Cite as: The People v. Trevis D. Baker, Index 16 & 17, NYLJ 1202587395132, at *1 (Ct. of App., Decided February 7, 2013)

Opinion by Judge Graffeo. Chief Judge Lippman and Judges Read, Smith and Pigott concur.

Decided February 7, 2013

Case No. 16 & 17

Timothy S. Davis, for appellant.

Geoffrey Kaeuper, for respondent.

New York Civil Liberties Union, amicus curiae.

 

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VICTORIA A. GRAFFEO, J.:

 

‌Following a verbal exchange between defendant and a police officer on a Rochester street, defendant was arrested for disorderly conduct. He challenged the legality of his arrest, arguing that the statements and conduct that preceded it did not rise to the level of disorderly conduct. We agree.

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The Facts giving rise to the disorderly conduct arrest are undisputed. On a spring evening at around 6:30 P.M., Officer Johnson and another police officer were parked in separate marked police vehicles on a residential street in Rochester. Johnson noticed that a woman (later determined to be defendant's girlfriend) was standing in front of a house across the street from where he was parked and was videotaping his activities. Curious about the woman's identity, Johnson ran the license plate of a Cadillac that was parked in her driveway and discovered that the plate number had been issued for a Toyota — not a Cadillac. Johnson briefly stepped out of his car to ask who owned the automobile and the woman responded that it was her grandfather's vehicle. The officer then reentered his patrol car. A few minutes later, defendant Trevis Baker approached the open passenger-side window of Johnson's car, leaned his head in and inquired why Johnson had checked the license plate. Johnson said something to the effect that he could run a plate if he wanted to.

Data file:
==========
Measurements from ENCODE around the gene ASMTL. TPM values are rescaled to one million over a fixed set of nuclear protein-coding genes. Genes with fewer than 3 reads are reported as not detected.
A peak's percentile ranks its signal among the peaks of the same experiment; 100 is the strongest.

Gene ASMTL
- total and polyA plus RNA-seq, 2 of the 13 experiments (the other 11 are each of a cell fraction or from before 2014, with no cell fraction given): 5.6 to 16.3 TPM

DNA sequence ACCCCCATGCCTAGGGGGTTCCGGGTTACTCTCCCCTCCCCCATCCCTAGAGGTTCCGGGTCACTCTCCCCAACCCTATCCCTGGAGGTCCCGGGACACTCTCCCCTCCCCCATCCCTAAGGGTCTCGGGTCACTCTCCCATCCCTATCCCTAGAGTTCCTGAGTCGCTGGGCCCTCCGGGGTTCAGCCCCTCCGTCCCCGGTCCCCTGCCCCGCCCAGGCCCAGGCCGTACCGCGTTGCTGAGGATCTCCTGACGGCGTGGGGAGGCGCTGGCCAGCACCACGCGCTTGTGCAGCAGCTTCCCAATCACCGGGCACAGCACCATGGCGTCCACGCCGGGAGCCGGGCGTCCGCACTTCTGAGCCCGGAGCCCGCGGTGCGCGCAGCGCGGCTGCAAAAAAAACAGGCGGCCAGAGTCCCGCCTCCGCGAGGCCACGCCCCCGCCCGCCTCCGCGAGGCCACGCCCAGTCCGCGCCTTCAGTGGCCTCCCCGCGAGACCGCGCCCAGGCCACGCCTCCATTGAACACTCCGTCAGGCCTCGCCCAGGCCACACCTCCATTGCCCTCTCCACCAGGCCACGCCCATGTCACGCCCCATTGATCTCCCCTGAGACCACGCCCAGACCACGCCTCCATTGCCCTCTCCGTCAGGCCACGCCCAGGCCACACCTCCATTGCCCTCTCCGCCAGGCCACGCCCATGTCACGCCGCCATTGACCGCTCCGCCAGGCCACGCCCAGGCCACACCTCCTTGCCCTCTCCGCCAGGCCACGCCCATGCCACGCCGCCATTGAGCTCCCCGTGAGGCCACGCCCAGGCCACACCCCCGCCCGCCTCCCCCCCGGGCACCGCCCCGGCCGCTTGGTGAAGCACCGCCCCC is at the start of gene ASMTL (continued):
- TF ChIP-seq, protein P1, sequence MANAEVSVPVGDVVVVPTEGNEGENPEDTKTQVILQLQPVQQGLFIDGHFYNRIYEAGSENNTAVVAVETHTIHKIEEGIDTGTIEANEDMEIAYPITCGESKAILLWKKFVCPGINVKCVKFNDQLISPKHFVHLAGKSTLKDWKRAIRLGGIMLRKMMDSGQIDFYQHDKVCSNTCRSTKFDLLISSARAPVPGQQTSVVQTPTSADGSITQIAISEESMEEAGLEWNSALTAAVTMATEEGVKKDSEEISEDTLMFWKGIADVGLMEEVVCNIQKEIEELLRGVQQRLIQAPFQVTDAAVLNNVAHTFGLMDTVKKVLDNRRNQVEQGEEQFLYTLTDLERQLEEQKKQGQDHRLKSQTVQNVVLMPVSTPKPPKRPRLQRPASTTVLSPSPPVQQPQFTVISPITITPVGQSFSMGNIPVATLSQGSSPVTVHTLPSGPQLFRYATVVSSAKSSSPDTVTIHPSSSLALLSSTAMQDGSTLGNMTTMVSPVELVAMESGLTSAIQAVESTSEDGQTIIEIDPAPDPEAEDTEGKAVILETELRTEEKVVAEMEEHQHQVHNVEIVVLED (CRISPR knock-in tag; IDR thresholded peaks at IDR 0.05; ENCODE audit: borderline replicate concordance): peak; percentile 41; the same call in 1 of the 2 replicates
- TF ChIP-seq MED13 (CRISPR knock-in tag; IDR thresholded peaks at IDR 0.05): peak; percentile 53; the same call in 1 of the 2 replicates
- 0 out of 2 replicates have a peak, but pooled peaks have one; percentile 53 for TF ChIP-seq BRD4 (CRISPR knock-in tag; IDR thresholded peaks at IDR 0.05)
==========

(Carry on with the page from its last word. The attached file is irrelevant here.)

Defendant started backing away from the police vehicle towards the middle of the street, swearing at the officer. When Officer Johnson asked "what did you say," defendant repeated the profanity and accused Johnson of harassing him. After radioing his partner that he intended to make an arrest, Johnson exited his vehicle and, with the assistance of his partner, placed defendant under arrest. These activities apparently attracted